Micro Chemical v. Lextron
January 29, 2003
Last Month at the Federal Circuit - February 2003
In Micro Chemical, Inc. v. Lextron, Inc., No. 02- 1121 (Fed. Cir. Jan. 27, 2003), the Federal Circuit reversed the district court’s judgment that lost profits were not available, vacated the reasonable royalty award, and denied the patentee’s request for a new judge on remand.
Micro Chemical, Inc. (“Micro Chemical”) sued Lextron, Inc. (“Lextron”) over fourteen years ago for infringing U.S. Patent No. 4,733,971, which relates to systems using weight to measure and dispense microingredients, such as medicines and nutritional supplements, added to livestock and poultry feed. Both parties provide these systems to feedlots for free, expecting that each feedlot will, in turn, purchase its microingredients from whichever company provided the equipment. Two prior appeals to the Federal Circuit discussed validity and infringement—this appeal discussed damages. In particular, the lower court determined that Micro Chemical was not entitled to lost profits, because it could not prove “butfor” causation using either the Panduit test or the two-market supplier test.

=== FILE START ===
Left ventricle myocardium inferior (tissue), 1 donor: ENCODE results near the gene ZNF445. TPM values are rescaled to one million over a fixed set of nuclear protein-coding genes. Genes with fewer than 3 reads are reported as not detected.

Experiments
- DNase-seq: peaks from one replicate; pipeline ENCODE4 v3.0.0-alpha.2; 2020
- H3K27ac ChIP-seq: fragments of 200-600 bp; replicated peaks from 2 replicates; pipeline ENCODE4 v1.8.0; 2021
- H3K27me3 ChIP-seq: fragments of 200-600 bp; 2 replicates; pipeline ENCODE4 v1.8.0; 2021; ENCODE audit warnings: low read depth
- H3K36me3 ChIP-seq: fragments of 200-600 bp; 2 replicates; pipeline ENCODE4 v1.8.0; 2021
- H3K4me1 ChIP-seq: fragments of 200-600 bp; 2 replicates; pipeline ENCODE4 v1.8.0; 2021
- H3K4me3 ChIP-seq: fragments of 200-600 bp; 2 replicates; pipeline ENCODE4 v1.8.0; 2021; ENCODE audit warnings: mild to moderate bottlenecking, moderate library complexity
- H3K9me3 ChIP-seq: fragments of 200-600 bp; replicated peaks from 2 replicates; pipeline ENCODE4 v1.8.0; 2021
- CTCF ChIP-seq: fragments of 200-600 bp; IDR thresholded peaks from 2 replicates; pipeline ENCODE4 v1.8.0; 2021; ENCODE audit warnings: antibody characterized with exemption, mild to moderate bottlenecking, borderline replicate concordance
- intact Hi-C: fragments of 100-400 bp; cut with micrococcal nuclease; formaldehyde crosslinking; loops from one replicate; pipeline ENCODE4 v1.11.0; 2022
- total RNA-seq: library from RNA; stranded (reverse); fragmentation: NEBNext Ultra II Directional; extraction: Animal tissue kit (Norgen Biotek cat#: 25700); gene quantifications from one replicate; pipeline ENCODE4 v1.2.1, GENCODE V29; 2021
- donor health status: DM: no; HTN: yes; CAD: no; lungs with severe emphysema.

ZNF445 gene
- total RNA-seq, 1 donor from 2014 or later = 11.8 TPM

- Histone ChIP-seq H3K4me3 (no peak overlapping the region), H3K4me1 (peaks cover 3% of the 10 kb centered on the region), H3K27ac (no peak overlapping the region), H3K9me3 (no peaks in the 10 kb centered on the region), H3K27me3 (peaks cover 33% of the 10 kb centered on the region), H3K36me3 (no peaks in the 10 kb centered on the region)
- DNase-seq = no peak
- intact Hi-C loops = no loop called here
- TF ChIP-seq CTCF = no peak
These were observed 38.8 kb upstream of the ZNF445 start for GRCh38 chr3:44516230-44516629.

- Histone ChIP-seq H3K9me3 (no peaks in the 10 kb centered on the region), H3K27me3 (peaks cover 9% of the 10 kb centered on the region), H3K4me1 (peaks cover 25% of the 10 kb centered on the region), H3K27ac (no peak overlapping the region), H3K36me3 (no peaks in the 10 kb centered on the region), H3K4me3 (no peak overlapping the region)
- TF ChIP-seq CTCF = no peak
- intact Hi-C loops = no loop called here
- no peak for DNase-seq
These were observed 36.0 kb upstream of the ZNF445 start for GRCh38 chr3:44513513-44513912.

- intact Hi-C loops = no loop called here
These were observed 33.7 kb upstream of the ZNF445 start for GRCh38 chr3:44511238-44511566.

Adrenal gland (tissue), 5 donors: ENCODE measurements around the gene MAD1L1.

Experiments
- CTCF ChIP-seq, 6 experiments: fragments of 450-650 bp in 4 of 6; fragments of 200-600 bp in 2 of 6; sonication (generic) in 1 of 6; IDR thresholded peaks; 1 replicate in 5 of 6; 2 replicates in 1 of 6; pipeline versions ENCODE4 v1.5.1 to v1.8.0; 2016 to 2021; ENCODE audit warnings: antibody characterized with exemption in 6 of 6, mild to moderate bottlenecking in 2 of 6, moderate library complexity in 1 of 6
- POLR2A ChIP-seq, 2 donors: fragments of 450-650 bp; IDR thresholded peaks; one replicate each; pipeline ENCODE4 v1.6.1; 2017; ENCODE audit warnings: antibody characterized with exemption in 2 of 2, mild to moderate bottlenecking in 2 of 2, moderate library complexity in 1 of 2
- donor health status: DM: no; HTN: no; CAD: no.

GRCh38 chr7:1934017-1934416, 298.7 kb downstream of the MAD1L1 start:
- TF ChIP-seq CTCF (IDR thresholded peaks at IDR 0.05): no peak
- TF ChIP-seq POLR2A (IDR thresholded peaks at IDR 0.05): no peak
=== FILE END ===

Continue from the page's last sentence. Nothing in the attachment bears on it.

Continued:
More specifically, the district court ruled that Micro Chemical could not prove two of the four Panduit factors—the absence of noninfringing substitutes and demand for the patented product. With respect to the alleged absence of noninfringing substitutes, the Court explained that a substitute, even though not on sale during the infringement, may affect the damages calculation only if the material and know-how of the substitute were readily available. In this case, the substitute, which took Lextron over thirteen hundred hours to design and test, was not readily available. Not only did it require specially manufactured parts not maintained in inventory, but Lextron also hired consultants to ensure its efficacy.
With respect to the lack of demand, the Court clarified that demand existed for Micro Chemical’s machines, even though they were provided gratis. Indeed, the machines had commercial advantages over other microingredient dispensers, and each company profited, at least indirectly, from their placement with feedlots.
Before explaining Micro Chemical’s entitlement to use the two-market supplier test, the Federal Circuit clarified that this test essentially collapses two of the Panduit factors into an inquiry into the relevant market and the number of suppliers. The Federal Circuit concluded that the district court had erred in not defining the relevant market as the market for machines that dispense microingredients by weight. Because the Court ruled that Micro Chemical would be allowed to prove lost profits on remand, it also vacated the reasonable royalty award.
Lastly, the Federal Circuit denied Micro Chemical’s motion for a different judge on remand. Using Tenth Circuit law, the Court found neither that the judge held a personal bias nor that reassignment would be in the best interests of justice. The mere fact that the Federal Circuit had twice reversed portions of the district court’s previous rulings was insufficient to show any favoritism toward Lextron or antagonism toward Micro Chemical.